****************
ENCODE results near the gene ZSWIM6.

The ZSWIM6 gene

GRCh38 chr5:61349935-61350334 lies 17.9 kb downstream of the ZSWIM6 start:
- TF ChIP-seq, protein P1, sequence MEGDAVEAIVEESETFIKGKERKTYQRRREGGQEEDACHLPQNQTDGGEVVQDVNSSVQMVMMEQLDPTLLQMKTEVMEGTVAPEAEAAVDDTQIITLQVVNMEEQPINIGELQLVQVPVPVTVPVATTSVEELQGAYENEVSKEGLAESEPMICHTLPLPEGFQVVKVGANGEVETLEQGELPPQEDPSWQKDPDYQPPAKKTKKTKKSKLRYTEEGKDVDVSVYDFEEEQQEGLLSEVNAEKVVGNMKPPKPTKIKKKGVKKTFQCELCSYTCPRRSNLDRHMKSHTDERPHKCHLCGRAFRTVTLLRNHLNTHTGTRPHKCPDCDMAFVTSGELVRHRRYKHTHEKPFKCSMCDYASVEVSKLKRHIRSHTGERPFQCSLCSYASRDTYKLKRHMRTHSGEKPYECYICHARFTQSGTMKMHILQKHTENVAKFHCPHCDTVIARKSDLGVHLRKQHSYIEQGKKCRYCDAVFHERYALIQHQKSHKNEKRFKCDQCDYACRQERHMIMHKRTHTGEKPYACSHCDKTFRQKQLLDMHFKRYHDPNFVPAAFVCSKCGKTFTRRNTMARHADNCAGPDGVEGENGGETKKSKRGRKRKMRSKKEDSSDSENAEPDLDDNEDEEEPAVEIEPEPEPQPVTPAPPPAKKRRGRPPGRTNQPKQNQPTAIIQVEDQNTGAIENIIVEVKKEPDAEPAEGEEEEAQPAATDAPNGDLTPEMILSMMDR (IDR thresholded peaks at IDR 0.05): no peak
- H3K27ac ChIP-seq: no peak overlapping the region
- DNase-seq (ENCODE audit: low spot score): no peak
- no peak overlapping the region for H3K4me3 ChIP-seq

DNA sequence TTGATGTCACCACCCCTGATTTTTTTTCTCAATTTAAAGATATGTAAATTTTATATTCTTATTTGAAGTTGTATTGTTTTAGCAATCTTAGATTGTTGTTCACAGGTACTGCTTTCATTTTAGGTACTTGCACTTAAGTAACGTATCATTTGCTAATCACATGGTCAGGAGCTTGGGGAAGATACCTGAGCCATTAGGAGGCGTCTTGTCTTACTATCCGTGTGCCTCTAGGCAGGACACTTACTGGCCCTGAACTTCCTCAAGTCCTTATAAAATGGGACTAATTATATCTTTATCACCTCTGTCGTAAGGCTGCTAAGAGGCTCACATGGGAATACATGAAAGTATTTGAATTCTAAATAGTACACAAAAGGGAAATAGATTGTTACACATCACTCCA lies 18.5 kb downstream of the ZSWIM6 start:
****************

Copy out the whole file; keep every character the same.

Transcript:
ENCODE results near the gene ZSWIM6.

The ZSWIM6 gene

GRCh38 chr5:61349935-61350334 lies 17.9 kb downstream of the ZSWIM6 start:
- TF ChIP-seq, protein P1, sequence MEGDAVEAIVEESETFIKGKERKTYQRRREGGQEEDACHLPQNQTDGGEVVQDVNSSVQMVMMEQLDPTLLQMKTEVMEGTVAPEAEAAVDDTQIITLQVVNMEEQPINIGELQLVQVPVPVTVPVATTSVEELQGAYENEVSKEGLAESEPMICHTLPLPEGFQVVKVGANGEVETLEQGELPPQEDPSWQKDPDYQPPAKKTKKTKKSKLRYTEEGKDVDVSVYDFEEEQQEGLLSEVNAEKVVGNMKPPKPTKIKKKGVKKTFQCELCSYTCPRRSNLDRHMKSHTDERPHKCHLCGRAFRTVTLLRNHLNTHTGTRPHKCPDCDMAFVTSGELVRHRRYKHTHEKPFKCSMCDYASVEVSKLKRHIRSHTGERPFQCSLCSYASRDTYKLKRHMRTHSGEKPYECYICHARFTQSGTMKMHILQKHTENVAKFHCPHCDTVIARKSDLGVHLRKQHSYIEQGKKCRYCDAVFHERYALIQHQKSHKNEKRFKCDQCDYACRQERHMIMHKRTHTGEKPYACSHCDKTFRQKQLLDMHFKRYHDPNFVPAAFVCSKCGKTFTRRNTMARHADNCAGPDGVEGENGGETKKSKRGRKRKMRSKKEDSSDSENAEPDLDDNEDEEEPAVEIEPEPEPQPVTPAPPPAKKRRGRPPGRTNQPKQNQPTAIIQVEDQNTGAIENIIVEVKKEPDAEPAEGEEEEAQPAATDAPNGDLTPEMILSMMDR (IDR thresholded peaks at IDR 0.05): no peak
- H3K27ac ChIP-seq: no peak overlapping the region
- DNase-seq (ENCODE audit: low spot score): no peak
- no peak overlapping the region for H3K4me3 ChIP-seq

DNA sequence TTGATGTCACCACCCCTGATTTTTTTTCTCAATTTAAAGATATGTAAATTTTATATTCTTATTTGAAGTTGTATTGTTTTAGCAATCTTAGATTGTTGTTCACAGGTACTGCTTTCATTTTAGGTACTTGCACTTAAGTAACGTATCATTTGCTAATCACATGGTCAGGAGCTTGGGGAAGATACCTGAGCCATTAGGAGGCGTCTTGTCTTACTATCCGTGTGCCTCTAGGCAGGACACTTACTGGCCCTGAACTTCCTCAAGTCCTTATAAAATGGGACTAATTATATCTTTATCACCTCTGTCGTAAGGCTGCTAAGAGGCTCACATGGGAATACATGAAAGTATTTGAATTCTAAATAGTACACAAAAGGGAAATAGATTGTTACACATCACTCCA lies 18.5 kb downstream of the ZSWIM6 start: